Separate truck space could reduce 401 collisions, congestion say experts
Idea was studied in 2011, saw only slight improvement for commercial vehicles
A professional tractor trailer driver — turned instructor — says the solution to ongoing collisions on the 401 between transport trucks and passenger vehicles could be as simple as reserving a lane for big rigs.
"I would love to see a dedicated truck lane. I've driven on them in parts of the U.S.," Janet Hewett told CBC News.
Trucks need almost 300 feet of distance to stop safely- Janet Hewett, instructor and former truck driver
"To have a dedicated lane for trucks, where cars are not allowed, and you have no need to stop? It would be really nice."
Over a two-week period in October, four collisions involving at least one tractor-trailer closed Highway 401 between Cambridge and Milton for several hours. That prompted Ontario Provincial Police to put out a warning to truck drivers reminding them to leave a safe stopping distance between vehicles.
"Big trucks do have a tendency at times — especially in heavy traffic — that they're driving closer to vehicles than they should," admitted Hewett, who drove a semi-trailer for 10 years.
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"Trucks need almost 300 feet of distance to stop safely from highway speeds," she said. "So if they're tailgating they're going to cause accidents. The OPP is correct."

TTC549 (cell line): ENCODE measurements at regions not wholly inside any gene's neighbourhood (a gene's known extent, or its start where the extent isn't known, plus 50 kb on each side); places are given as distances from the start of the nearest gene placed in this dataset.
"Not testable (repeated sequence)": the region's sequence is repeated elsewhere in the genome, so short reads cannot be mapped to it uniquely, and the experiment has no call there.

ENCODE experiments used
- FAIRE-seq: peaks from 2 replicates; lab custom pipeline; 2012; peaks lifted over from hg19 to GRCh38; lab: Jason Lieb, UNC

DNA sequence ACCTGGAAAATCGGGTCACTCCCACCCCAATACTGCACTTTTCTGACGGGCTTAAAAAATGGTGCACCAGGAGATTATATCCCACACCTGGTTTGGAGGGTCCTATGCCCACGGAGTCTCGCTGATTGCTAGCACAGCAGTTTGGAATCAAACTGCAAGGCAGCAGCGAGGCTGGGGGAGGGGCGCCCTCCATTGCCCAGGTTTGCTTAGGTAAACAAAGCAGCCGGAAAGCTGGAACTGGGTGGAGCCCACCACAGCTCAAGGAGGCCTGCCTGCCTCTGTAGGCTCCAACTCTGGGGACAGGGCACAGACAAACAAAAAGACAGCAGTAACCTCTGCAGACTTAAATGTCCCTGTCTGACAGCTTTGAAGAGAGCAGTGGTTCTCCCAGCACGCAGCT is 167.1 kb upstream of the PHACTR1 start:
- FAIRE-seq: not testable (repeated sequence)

Difficult and costly ideas
The blame doesn't lie soley with truck drivers, said Hewett. Erratic driving and unpredictable lane changes by passenger vehicles is dangerous, and a problem that Hewett said could be fixed with dedicated trucking routes.
"This is a concept that throughout North America for over 20 years," Stephen Laskowski told CBC News. "The issue of dedicated truck lanes is more discussion than reality at this point."
The problem, said Laskowski, is the highway infrastructure currently in place doesn't allow for it, and adding a lane would be difficult and costly.
The idea was studied in 2011 by a team of researchers led by Matthew Roorda at the University of Toronto, in collaboration with Clarence Woudsma, director of University of Waterloo's planning department.
The team ran simulations on the 400-series highways to see if a dedicated truck lane would improve congestion.
It didn't. At least not for passenger vehicles.
"Taking that lane [exclusively for trucks] on the 401 is problematic because it slightly improves travel for the trucking community — slightly," Woudsma told CBC News.
"But it makes it far worse for everyone else because you're reducing capacity."
What did work, said Woudsma, was a dedicated trucking highway; a four-lane road separate from the 401. In that case, commercial traffic was able to get to its destinations quicker and minimizing bottlenecks on the 401.
With files from the CBC's Nathan Swinn